Commoning Against the Corona Crisis

Thijs Lijster*, Maria Francesca de Tullio*

*Corresponding author for this work

    Research output: Contribution to journalArticleAcademicpeer-review

    Abstract

    The Covid-19 crisis has highlighted the ‘precarity’ of human life in general, and particularly that of certain groups in society. It has debunked the myth of the autonomous, self-sufficient individual, and shows the extent to which we always already live ‘in common’, thereby also emphasizing the necessity of commons (of care, nurture, and economic resources). This research explores what role commons, as an antidote to precarity and a form of resistance against governmental precarization, can play in the current situation.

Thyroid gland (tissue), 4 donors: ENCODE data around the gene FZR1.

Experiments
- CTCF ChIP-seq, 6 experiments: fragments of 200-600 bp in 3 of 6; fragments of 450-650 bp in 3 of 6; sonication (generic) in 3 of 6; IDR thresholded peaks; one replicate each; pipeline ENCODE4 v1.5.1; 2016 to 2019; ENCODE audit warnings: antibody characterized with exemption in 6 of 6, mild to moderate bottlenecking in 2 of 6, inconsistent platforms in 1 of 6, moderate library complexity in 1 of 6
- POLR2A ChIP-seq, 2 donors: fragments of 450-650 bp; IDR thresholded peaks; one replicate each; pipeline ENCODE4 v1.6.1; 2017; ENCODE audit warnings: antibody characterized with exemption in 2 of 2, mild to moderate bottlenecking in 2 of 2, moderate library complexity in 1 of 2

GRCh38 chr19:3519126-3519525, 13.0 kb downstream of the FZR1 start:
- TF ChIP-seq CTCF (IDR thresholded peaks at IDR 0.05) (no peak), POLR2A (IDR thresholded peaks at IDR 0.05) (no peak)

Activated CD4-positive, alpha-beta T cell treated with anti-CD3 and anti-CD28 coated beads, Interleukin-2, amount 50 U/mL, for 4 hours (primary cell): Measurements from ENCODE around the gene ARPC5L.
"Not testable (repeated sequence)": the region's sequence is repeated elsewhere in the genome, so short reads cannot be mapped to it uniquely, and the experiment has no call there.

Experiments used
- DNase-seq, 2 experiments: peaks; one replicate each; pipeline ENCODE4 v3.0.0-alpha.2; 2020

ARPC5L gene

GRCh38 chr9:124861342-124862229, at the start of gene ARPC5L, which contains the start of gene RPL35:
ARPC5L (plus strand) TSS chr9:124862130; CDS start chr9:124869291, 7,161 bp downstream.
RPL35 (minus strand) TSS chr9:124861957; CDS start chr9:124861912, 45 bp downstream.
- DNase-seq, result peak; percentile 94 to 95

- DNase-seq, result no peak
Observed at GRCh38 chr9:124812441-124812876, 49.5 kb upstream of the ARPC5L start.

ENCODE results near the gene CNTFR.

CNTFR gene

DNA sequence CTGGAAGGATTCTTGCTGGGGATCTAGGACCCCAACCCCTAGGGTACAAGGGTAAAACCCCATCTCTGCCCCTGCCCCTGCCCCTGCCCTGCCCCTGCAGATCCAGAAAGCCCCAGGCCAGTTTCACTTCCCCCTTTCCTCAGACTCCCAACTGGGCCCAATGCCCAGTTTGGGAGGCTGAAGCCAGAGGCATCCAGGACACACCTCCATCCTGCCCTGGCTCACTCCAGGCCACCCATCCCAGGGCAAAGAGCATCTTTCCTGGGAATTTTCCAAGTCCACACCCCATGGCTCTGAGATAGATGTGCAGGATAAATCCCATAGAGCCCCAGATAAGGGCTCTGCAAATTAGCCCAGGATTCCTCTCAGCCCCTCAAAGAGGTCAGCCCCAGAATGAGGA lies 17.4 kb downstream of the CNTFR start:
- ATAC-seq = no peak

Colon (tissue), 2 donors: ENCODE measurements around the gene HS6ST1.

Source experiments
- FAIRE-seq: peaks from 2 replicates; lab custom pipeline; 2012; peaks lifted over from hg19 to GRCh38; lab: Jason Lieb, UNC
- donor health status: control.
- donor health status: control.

We start by analyzing the relationship between precarity and commons in light of the Covid-19 crisis. On the basis of participant observation in Naples (Italy) we will describe the commoning activities during the pandemic, their governmental invisibilization, and the way in which they could be institutionally recognized as a vital action of care and solidarity, also beyond the emergency. Finally, in the last part, we draw on the work of Roberto Esposito, and his use of the terms community and immunity, arguing that precisely because of the impossibility of fully immunizing ourselves from the virus (and from each other) we have to consider ourselves as part of a community, bound not by shared properties but by a shared obligation.
    Original languageEnglish
    JournalLaw, Culture, and the Humanities
    DOIs
    Publication statusE-pub ahead of print - 24-Feb-2021

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